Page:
10 Jun 2016

How to grow garlic

From Jesse Mulligan, 1–4pm, 3:31 pm on 10 June 2016

Gardening guru and writer, Lynda Hallinan talks about growing your own garlic.

Garlic is a staple ingredient in a lot of cooking - but at certain times of the year New Zealand grown garlic can get pretty pricey. Lynda says growing garlic is something everyone should try at least once because it is "one of those ones that does actually taste better homegrown."

Lynda's best tips for growing garlic at home:

You’re only as good as the seed that you started with.

If you don’t start with really good quality New Zealand garlic, you are going to have problems. And how you know if it is New Zealand garlic is that it will still have some roots at the base. So if you’re buying a whole bulb, that means I was grown here, because if it was imported, they have to trim all of those roots off at the border.

Growing garlic is not a skill, sometimes even the experienced gardeners have a bad crop.

It’s really important that you put some effort into planting your garlic properly because I can tell you, as someone who has done it for 20-odd years, garlic is one of those things that’s not a skill. You don’t get better at it every year. Some years you have a fantastic crop, and for example last year was a really bad year for growing garlic. Mine was a disaster, other organic growers that I know had a disaster… there was a lot of rust last year, which ruins the quality of it. Unfortunately garlic is not one of those things that you can’t say, ‘I had a good crop last year, so this year is going to be the same’. You have to put the same amount of effort in every year.

Winter is the best time of the year to plant garlic.

Garlic planting is a real ritual because you traditionally do it on the shortest day of the year, so it’s kind of a pagan thing to do.

It doesn’t matter if it’s not the shortest day, as long as it is before the end of august. After august there is not enough day-time for the bulbs to fatten up before they stop growing about October and harden up.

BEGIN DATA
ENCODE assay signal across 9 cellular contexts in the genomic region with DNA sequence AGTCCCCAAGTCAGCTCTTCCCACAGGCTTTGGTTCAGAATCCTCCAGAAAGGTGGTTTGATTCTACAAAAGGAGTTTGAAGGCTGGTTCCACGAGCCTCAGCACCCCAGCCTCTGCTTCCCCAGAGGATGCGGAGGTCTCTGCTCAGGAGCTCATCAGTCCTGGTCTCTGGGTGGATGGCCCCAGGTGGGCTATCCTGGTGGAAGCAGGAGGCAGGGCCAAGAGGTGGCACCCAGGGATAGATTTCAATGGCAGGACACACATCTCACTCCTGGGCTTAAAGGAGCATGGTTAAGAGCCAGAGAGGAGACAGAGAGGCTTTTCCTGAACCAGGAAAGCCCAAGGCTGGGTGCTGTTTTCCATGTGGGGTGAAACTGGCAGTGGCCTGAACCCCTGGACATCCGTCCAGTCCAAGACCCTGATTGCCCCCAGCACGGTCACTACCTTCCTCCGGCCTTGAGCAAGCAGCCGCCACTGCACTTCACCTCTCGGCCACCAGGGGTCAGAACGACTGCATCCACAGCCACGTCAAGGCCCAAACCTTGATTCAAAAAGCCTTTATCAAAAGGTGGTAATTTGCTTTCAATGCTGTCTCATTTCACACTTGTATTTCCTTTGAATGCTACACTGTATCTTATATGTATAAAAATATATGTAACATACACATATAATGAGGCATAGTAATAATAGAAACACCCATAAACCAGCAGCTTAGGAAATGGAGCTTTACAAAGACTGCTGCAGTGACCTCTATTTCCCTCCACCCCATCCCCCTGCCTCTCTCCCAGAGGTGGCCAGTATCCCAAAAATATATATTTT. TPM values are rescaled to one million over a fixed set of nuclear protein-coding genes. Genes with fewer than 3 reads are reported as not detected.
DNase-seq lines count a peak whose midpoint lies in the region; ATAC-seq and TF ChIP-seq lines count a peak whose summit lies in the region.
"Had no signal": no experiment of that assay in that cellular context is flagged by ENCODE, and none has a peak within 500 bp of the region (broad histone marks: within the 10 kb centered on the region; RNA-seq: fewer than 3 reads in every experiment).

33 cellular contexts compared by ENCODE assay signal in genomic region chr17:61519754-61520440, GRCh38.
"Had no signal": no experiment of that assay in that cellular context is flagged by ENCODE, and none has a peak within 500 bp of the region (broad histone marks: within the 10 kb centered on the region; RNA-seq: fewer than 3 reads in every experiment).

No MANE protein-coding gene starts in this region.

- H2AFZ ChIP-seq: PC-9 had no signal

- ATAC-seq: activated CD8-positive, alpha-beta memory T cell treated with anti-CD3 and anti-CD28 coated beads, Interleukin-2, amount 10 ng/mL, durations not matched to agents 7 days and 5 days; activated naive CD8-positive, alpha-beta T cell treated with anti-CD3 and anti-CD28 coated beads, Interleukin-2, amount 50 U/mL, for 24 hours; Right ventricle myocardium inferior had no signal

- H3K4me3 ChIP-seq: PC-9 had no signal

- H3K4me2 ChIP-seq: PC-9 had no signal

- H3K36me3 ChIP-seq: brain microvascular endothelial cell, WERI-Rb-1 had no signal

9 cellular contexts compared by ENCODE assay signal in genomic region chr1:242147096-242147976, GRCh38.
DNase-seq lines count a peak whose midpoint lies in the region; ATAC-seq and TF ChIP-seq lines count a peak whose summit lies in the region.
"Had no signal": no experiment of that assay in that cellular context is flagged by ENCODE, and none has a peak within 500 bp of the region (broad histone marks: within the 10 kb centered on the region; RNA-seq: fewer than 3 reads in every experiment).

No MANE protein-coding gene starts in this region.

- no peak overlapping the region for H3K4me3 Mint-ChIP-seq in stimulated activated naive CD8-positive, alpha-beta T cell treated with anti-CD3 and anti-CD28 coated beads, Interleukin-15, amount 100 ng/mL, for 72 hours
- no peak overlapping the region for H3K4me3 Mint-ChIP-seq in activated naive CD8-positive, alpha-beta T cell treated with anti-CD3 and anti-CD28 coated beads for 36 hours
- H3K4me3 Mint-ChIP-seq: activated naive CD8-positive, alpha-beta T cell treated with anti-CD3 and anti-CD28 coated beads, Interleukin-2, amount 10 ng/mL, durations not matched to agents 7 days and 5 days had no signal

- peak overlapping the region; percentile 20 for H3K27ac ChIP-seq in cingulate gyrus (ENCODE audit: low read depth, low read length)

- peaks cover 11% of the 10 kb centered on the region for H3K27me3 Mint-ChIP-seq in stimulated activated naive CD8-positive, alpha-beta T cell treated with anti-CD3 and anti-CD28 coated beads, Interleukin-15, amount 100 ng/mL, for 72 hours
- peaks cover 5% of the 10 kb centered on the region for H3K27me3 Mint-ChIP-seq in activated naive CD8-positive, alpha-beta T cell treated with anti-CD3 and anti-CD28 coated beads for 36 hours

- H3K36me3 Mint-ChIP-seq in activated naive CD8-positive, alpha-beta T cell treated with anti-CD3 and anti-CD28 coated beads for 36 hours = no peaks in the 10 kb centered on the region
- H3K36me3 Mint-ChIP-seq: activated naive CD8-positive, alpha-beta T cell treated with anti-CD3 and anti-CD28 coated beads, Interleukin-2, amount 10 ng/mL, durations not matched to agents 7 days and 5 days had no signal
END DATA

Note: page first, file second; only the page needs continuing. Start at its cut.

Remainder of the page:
Planting the garlic seeds:

Break up the bulb. The reason why you break it into individual bulbs is because you only plant the fattest cloves from each bulb. Set that aside for a couple of weeks. What that does is it breaks the dormancy. While you’re waiting for the dormancy to break, you get on with preparing your soil.

Plant the little cloves a good hand span apart. The reason is because if you grow garlic really well, like if you’ve got lots of fertiliser and lots of water, it will actually grow to the size of a leek. A really good garlic plant should be about the same size.  

Garlic loves ‘muck’.

The key things are to put in heaps and heaps of muck. ‘Garlic loves muck’ is the best advice I have ever been given about growing garlic. When I say ‘muck’, I mean anything kind of organic. So, well-rotted horse manure, fish fertiliser, seaweed, sheep pallets… anything like that, get it into the soil. Chuck in a little bit of general garden fertiliser as well because it really does take all of that and grow well with it. So get that in and let it settle for a little bit and then on the shortest day you can get it in the ground.

Garlic is an anti-social vegetable.

Garlic likes full sun. You can’t really put it in a shady corner, it doesn’t really like being put in pots. It’s quite an anti-social crop as well. We think about when you eat lots of garlic, no one wants to be around you, and it’s kind of the same in the garden. It doesn’t like weeds, it doesn’t like growing near anything else, it likes having a bed all to itself and if you grow it like that, it will be bigger. Every time.

Harvesting begins at the end of the year.

It’s traditional that you harvest it on the longest day of the year. But the real key things with garlic if you’ve never grown it before is you should only really feed it at the beginning of the season. When it’s only a small plant poking out of the ground, September and October are the big months to grow underneath the ground. That is when it is bulb-ing up. That is when it is fattening up under the soil. That is when you want to feed it. By the end of October it has done all of the growing it is going to do and then after that it is just hardening up and maturing off and the skin underneath the ground is firming up so that when you do dig it up, it’s not just a bunch of naked cloves.

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